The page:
July 18th, 2015
Ben Hammersley, on sharing a house with AIs with differing personalities:
It's a little wrinkle in what is really a miraculous device, but it's a serious thing: The Amazon Echo differs from Siri in that it's a communally available service. Interactions with Alexa are available to, and obvious to, everyone in the house, and my inability to be polite with her has a knock-on effect. My daughter is too young to speak yet, but she does see and hear all of our interactions with Alexa. I worry what sort of precedent we are setting for her, in terms of her own future interactions with bots and AIs as well as with people, if she hears me being forced into impolite conversations because of the limitations of her household AI's interface. It's the computing equivalent of being rude to waitresses. We shouldn't allow it, and certainly not by lack of design. Worries about toddler screen time are nothing, compared to future worries about not inadvertently teaching your child to be rude to robots.
[Via Extenuating Circumstances]
August 11th, 2014
It's both amazing and mildly depressing to think of how many of the interfaces catered for by xkcd's Universal Converter Box I have within an arm's length of where I'm sitting as I type this.
Most of them still passing bits or electrons back and forth just like they were built to. I'm pretty sure my F Connector would be a wee bit confused to find itself plugged into an adapter that sends the PAL signal my aerial provides on to a USB2 port.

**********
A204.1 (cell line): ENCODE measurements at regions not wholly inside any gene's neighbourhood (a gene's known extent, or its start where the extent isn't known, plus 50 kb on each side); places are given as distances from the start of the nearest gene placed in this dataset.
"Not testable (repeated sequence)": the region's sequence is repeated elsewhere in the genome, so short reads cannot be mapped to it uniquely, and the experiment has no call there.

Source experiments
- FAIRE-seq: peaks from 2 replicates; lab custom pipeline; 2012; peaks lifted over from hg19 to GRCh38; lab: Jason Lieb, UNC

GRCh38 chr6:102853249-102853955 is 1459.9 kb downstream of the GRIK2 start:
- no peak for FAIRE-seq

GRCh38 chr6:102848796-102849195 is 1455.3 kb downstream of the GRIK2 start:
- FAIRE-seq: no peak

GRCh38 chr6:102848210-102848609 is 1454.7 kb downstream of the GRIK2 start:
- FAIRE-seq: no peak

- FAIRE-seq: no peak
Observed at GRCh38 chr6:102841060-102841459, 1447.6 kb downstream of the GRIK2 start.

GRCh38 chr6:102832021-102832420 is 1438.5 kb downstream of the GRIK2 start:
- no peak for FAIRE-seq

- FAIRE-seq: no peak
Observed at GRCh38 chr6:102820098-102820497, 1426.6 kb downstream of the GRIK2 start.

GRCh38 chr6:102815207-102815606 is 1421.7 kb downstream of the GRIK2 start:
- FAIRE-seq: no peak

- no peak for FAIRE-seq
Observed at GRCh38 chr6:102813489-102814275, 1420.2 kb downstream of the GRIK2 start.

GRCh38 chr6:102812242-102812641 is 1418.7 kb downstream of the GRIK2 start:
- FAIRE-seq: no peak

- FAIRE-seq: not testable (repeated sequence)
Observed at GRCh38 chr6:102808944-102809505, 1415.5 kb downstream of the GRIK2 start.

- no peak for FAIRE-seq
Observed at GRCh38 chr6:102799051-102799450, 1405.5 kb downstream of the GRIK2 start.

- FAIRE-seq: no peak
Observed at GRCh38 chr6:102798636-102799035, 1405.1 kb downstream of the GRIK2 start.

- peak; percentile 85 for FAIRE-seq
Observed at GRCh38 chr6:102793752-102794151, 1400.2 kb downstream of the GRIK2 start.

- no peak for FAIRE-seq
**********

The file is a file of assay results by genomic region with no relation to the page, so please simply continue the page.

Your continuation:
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May 17th, 2014
Inspired by one of the more thought-provoking scenes in Spike Jonze's Her, Jeff Atwood finds a really neat way to help us visualise just how fast modern computers can transfer bits back and forth in The Infinite Space Between Words:
So instead of travelling to Pluto to get our data from disk in 1999, today we only need to travel to … Jupiter.
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March 16th, 2014
A Preliminary Phenomenology of the Self-Checkout is long, but totally worth it:
III. The Ghost in the Machine
You have bought a greeting card, you indicate. Why, then, can't I feel its heft in my bagging area? Is it because of the appalling taste you have? I will not abet this item. I will never detect it, for you are unscrupulous and depraved. This disingenuous gesture will not cause your niece on the occasion of her birthday ("Time to celebrate!") to feel any particular tenderness. Welcome to the new phase in human history that my presence has inaugurated: soon, greeting cards will no longer be available for purchase. So, too: yarn, cotton balls, postcards, feathers, stickers, and some seasoning packets. In their stead, you might dare enjoy communing with your fellow man.
Also features a man who pays a terrible price for trying to game the Machine for the sake of saving money on half a dozen lemons, and Karl Marx chatting with John Locke about the price of lemons (among other things.)
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March 16th, 2014
After Dark in CSS is an exercise in nostalgia for those of us of a certain age:
[Via The Tao of Mac]
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February 17th, 2014
I bookmarked Mike Hoye's Citation Needed weeks ago but never got round to posting a link here. Unfortunately I've forgotten where I came across the link to this piece in the first place, but I can't let that stop me. If this is the sort of thing you like, you'll enjoy this a lot: